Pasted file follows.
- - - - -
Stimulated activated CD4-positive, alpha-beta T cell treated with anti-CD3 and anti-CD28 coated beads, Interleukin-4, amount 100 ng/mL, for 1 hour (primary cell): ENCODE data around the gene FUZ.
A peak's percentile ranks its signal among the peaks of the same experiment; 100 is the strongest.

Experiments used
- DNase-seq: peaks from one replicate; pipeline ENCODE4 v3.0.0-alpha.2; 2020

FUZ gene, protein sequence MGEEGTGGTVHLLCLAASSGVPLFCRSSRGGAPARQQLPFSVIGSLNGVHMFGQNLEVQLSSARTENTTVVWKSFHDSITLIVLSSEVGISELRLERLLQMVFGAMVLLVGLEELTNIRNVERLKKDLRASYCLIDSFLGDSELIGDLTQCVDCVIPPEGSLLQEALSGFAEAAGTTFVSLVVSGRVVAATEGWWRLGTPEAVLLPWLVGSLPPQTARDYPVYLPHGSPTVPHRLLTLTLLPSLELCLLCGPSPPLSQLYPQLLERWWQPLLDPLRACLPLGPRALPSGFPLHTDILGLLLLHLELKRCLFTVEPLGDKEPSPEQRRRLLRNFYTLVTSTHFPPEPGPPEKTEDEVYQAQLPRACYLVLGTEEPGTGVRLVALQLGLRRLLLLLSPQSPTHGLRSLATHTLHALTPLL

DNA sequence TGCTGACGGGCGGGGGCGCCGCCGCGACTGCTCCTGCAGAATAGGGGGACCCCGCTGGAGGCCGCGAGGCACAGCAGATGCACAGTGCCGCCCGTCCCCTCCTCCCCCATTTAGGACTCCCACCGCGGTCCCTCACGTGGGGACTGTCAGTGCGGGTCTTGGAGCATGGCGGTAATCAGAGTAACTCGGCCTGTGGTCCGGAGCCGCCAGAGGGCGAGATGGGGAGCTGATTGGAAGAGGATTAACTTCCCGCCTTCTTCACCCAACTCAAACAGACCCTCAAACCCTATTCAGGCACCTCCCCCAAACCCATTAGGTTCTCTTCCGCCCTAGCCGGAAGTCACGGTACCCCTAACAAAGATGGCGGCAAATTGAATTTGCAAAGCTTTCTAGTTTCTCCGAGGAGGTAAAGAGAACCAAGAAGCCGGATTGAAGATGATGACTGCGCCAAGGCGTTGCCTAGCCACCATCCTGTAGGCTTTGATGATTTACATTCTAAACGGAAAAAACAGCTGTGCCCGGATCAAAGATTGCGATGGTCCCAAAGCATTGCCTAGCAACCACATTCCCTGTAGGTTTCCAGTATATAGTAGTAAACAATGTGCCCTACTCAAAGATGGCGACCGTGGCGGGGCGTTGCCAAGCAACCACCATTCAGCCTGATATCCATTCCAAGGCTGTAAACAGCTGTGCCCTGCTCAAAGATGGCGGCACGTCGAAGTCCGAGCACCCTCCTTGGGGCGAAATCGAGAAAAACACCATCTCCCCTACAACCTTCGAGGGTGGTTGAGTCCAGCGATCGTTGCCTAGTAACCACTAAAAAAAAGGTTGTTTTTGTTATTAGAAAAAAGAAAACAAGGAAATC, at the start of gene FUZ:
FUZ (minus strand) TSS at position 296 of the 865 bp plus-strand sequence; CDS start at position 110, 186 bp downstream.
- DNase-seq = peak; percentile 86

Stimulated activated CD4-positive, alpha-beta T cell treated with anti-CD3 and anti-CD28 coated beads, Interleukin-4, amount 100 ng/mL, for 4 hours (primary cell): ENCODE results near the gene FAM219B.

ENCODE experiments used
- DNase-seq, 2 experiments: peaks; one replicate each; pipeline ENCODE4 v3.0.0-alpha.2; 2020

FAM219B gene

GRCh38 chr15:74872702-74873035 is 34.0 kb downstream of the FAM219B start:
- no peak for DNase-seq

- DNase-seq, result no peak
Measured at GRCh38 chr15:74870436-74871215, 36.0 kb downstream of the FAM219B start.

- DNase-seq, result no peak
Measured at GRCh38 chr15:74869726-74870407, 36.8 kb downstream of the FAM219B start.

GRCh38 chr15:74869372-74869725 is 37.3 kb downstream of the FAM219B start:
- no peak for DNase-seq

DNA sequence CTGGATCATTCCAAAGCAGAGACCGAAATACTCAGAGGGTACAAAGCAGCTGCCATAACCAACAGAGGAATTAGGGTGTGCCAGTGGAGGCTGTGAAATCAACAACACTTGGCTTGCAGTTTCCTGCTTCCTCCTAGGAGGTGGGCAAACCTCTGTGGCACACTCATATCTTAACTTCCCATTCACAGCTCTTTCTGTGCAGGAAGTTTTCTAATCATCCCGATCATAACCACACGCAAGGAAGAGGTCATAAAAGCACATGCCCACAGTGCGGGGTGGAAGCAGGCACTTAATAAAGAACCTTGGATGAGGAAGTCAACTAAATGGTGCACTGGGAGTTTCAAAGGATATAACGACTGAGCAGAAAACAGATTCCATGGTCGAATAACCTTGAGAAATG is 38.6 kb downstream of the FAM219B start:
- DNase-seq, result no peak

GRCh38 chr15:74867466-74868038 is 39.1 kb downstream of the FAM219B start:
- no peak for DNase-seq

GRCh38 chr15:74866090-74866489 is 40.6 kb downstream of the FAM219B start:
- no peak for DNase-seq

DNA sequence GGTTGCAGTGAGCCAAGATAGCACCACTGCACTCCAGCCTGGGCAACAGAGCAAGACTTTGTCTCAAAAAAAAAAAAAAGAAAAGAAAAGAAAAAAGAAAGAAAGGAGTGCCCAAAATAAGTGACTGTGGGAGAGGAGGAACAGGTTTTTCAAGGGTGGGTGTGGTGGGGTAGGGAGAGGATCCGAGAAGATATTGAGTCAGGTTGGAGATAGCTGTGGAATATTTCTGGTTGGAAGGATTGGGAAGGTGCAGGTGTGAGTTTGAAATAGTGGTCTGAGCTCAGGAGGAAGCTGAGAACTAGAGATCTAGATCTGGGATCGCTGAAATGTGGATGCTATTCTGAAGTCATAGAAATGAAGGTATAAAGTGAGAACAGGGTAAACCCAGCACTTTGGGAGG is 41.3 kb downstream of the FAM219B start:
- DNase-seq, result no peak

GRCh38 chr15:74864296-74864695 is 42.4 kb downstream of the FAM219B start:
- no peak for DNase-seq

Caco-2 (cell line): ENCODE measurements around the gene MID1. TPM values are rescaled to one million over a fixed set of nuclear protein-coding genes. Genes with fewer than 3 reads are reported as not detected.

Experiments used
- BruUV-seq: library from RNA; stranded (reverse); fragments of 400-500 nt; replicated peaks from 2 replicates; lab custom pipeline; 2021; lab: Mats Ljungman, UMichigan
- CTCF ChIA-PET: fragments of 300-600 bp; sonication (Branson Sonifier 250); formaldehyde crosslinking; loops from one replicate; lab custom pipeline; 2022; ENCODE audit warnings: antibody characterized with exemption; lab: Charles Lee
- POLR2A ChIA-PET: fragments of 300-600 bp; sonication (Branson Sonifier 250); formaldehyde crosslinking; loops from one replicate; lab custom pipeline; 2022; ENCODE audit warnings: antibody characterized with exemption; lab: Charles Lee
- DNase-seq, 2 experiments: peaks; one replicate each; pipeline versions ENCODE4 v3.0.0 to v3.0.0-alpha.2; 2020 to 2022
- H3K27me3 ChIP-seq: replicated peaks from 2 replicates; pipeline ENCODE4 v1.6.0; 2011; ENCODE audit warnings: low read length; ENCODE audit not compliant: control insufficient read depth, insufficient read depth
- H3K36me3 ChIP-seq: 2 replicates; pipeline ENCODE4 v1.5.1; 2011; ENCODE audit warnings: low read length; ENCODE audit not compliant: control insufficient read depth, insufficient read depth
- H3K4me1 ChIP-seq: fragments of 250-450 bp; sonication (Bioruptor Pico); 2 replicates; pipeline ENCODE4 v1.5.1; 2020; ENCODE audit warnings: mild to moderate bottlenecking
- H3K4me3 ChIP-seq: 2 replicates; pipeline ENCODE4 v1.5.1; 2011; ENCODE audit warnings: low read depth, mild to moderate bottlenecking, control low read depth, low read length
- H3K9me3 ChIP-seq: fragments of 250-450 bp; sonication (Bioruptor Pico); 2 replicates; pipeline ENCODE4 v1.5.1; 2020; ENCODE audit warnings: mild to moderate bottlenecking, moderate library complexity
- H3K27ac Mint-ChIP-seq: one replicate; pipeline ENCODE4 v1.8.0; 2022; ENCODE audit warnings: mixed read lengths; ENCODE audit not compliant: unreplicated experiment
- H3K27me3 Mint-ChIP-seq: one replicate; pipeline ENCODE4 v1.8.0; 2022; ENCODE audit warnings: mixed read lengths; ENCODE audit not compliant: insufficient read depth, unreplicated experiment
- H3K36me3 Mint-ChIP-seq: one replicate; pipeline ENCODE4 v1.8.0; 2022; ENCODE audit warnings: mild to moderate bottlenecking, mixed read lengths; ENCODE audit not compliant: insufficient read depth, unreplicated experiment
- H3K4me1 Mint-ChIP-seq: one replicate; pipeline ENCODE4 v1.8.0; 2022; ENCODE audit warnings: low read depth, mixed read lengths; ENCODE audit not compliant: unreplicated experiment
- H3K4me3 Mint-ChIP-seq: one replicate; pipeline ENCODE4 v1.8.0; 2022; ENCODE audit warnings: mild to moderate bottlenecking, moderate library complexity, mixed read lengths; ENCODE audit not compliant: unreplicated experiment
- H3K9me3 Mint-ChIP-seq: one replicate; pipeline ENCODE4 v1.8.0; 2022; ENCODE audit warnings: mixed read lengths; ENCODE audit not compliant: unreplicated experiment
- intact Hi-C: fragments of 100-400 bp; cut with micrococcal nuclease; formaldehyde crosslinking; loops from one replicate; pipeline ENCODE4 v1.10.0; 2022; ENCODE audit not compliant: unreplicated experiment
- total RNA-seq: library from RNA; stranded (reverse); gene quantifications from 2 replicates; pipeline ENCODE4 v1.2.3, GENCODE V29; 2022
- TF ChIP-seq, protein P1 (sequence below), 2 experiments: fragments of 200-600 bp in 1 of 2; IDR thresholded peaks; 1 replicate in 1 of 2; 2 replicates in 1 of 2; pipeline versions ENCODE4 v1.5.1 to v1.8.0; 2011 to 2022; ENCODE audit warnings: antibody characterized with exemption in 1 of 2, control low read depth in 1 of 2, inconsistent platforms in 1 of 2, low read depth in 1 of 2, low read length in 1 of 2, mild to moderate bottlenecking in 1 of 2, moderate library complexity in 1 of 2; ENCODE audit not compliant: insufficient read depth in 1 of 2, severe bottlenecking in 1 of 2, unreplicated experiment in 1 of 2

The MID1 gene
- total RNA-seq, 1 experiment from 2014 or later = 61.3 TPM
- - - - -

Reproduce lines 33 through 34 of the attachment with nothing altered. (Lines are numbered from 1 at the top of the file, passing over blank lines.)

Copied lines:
- BruUV-seq: library from RNA; stranded (reverse); fragments of 400-500 nt; replicated peaks from 2 replicates; lab custom pipeline; 2021; lab: Mats Ljungman, UMichigan
- CTCF ChIA-PET: fragments of 300-600 bp; sonication (Branson Sonifier 250); formaldehyde crosslinking; loops from one replicate; lab custom pipeline; 2022; ENCODE audit warnings: antibody characterized with exemption; lab: Charles Lee